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In “other business” tonight, the Coeur d'Alene City Council will discuss formation of a Dike Road ad hoc committee, to fight the demand by the U.S. Army Corps of Engineers to clear cut trees, including viewtiful ponderosas, along Rosenberry Drive (b/n the waterfront & North Idaho College). After much uproar, some City Council members have shifted position from reluctant acceptance of the demand to opposition. Many in the community are dead set against cutting the trees as a possible deterrent to a major flood. The army corps has received much criticism in communities around the West, including Sacramento, Calif., for issuing a one-size-fits-all demand to remove trees from flood-prevention levees. The corps maintains that the tree roots weaken the levee. But a study it conducted sez that they sometimes don't. Meanwhile, the Kootenai Environmental Alliance has collected 3,000 signatures in opposition to removing the trees. You can read the council's agenda for tonight's meeting here. (SR file photo: Kathy Plonka)
Question: Have you signed a petition in opposition to tree removal, either on line or in person?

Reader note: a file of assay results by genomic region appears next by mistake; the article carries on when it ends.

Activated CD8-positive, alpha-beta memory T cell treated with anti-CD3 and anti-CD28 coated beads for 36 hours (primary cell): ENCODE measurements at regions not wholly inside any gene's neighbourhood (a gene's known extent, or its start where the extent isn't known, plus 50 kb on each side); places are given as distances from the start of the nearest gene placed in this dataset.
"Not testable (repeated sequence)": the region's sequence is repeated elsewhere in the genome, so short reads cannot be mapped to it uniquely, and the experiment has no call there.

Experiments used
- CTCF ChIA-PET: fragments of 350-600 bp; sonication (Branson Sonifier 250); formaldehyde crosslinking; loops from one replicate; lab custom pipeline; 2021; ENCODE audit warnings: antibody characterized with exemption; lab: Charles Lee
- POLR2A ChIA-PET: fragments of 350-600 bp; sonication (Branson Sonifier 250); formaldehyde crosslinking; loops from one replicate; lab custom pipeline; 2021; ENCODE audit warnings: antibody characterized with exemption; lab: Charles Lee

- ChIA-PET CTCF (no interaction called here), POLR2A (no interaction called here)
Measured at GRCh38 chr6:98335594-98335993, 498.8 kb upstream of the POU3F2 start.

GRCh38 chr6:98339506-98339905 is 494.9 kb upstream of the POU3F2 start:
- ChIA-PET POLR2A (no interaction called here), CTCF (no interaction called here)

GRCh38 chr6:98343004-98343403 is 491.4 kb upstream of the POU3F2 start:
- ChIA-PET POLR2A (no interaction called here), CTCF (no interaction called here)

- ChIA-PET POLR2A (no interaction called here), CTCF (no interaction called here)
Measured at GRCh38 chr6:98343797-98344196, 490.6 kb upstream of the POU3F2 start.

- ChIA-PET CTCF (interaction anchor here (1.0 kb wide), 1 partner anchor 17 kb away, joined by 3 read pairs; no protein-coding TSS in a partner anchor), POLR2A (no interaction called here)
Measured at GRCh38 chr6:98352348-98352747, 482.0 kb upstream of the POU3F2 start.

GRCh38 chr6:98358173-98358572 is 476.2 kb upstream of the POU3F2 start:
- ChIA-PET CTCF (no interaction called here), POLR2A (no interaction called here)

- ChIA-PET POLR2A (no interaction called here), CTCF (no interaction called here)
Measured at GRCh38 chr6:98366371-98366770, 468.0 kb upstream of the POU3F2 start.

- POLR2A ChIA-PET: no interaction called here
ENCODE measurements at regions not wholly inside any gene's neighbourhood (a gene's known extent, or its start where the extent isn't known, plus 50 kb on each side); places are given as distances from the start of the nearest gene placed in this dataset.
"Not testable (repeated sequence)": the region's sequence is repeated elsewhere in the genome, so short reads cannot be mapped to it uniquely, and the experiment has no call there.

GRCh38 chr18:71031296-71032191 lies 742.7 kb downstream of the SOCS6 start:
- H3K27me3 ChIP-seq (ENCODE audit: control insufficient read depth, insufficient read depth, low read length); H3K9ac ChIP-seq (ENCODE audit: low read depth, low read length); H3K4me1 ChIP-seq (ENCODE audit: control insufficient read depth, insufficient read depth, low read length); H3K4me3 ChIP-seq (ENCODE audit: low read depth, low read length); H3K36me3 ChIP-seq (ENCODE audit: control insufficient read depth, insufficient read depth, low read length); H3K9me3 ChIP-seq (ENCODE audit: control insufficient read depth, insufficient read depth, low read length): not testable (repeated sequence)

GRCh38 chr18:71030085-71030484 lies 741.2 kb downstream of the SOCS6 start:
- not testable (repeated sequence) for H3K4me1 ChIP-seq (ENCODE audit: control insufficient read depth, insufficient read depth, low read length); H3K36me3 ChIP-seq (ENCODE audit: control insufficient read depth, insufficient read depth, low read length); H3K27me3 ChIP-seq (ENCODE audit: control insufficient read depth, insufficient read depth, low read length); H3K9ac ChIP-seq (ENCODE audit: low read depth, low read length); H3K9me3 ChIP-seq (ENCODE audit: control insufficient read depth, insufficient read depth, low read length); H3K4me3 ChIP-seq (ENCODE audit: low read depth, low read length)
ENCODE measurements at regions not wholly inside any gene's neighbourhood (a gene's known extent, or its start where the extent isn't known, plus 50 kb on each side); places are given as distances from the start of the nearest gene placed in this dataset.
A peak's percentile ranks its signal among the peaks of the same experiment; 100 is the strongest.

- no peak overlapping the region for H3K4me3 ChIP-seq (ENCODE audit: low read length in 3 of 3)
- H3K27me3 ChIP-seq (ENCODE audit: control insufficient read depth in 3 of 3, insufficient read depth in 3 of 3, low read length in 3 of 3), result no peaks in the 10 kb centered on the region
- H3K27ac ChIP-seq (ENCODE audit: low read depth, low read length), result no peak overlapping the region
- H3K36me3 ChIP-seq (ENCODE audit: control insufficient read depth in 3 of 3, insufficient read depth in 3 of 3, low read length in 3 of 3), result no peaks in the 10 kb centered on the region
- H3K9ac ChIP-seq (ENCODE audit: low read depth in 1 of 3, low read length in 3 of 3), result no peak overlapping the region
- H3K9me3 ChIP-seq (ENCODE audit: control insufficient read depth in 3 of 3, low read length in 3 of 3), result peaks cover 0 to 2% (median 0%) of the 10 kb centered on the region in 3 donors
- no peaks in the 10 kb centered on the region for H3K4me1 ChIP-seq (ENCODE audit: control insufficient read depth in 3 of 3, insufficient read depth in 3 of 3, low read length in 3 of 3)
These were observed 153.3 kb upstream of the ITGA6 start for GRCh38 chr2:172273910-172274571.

PUBLIC LANDS — The dikes and levies along the Coeur d'Alene River near North Idaho College and along Lewiston aren't the only areas where trees are scheduled to be cut by order of the U.S. Army Corps of Engineers.
The trees and woody vegetation is scheduled to be cut along the dike at McDowell Lake starting this fall, said officials at the Little Pend Oreille National Wildlife Refuge.
The corps said the trees and brush must be cut to protect the integrity of the levies and reduce the possibility of major failures.
The U.S. Army Corps of Engineers is calling for the city of Coeur d’Alene to remove hundreds of trees from its levee, which separates North Idaho College and the Fort Grounds neighborhood from Lake Coeur d’Alene. Rosenberry Drive, otherwise known as the “dike road,” draws thousands of people year-round as a place to park when headed to the college or the beach or events like Art on the Green. A section of North Idaho’s Centennial Trail also stretches along the road and is popular with walkers, joggers and bicyclists. “I don’t think anybody in our community is going to be thrilled about removing 500 trees,” said Coeur d’Alene Mayor Sandi Bloem. “Obviously, we’re going to try to find a solution other than that.” Bloem said city officials are reviewing the Army Corps report and looking for alternatives/Alison Boggs, SR. More here. (SR photo/Kathy Plonka: “I can’t believe they would even think about removing these trees,” said Daryl Rise as he walked with Cristy Hodgkins on the dike road Tuesday at North Idaho College.)
Question: How should the city of Coeur d'Alene handle the Corps of Engineers demand?